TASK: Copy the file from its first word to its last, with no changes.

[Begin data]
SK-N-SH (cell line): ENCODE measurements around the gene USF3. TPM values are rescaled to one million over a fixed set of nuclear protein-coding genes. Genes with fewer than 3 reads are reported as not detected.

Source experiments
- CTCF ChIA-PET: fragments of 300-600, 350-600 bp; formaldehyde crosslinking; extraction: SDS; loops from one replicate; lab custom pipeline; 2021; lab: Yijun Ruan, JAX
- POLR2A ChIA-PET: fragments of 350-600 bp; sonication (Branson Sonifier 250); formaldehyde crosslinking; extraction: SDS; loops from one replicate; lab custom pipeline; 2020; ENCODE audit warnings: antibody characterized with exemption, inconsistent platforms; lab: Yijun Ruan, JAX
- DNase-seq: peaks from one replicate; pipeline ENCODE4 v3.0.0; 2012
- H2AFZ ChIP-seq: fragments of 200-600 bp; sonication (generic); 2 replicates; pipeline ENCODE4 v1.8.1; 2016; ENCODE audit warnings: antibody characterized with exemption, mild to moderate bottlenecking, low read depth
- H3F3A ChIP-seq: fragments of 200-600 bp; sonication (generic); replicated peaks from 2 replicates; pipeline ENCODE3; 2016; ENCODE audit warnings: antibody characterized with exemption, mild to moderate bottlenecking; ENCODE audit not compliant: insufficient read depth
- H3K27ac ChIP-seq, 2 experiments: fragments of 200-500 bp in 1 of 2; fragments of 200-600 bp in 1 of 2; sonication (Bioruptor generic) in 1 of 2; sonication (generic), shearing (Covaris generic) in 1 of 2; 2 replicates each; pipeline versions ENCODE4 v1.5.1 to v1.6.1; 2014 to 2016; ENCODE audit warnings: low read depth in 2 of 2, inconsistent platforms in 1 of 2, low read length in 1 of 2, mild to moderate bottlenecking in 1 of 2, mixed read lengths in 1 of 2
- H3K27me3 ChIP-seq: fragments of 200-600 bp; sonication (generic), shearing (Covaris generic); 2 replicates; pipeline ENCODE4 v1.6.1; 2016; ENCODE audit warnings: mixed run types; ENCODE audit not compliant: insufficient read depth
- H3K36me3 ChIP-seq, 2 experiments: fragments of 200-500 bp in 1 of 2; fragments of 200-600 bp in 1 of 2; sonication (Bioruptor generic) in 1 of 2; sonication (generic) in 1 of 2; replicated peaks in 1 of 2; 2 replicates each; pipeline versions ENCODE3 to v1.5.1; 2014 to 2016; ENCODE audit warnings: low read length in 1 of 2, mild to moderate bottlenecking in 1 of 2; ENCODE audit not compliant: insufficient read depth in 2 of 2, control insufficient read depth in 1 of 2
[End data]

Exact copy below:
SK-N-SH (cell line): ENCODE measurements around the gene USF3. TPM values are rescaled to one million over a fixed set of nuclear protein-coding genes. Genes with fewer than 3 reads are reported as not detected.

Source experiments
- CTCF ChIA-PET: fragments of 300-600, 350-600 bp; formaldehyde crosslinking; extraction: SDS; loops from one replicate; lab custom pipeline; 2021; lab: Yijun Ruan, JAX
- POLR2A ChIA-PET: fragments of 350-600 bp; sonication (Branson Sonifier 250); formaldehyde crosslinking; extraction: SDS; loops from one replicate; lab custom pipeline; 2020; ENCODE audit warnings: antibody characterized with exemption, inconsistent platforms; lab: Yijun Ruan, JAX
- DNase-seq: peaks from one replicate; pipeline ENCODE4 v3.0.0; 2012
- H2AFZ ChIP-seq: fragments of 200-600 bp; sonication (generic); 2 replicates; pipeline ENCODE4 v1.8.1; 2016; ENCODE audit warnings: antibody characterized with exemption, mild to moderate bottlenecking, low read depth
- H3F3A ChIP-seq: fragments of 200-600 bp; sonication (generic); replicated peaks from 2 replicates; pipeline ENCODE3; 2016; ENCODE audit warnings: antibody characterized with exemption, mild to moderate bottlenecking; ENCODE audit not compliant: insufficient read depth
- H3K27ac ChIP-seq, 2 experiments: fragments of 200-500 bp in 1 of 2; fragments of 200-600 bp in 1 of 2; sonication (Bioruptor generic) in 1 of 2; sonication (generic), shearing (Covaris generic) in 1 of 2; 2 replicates each; pipeline versions ENCODE4 v1.5.1 to v1.6.1; 2014 to 2016; ENCODE audit warnings: low read depth in 2 of 2, inconsistent platforms in 1 of 2, low read length in 1 of 2, mild to moderate bottlenecking in 1 of 2, mixed read lengths in 1 of 2
- H3K27me3 ChIP-seq: fragments of 200-600 bp; sonication (generic), shearing (Covaris generic); 2 replicates; pipeline ENCODE4 v1.6.1; 2016; ENCODE audit warnings: mixed run types; ENCODE audit not compliant: insufficient read depth
- H3K36me3 ChIP-seq, 2 experiments: fragments of 200-500 bp in 1 of 2; fragments of 200-600 bp in 1 of 2; sonication (Bioruptor generic) in 1 of 2; sonication (generic) in 1 of 2; replicated peaks in 1 of 2; 2 replicates each; pipeline versions ENCODE3 to v1.5.1; 2014 to 2016; ENCODE audit warnings: low read length in 1 of 2, mild to moderate bottlenecking in 1 of 2; ENCODE audit not compliant: insufficient read depth in 2 of 2, control insufficient read depth in 1 of 2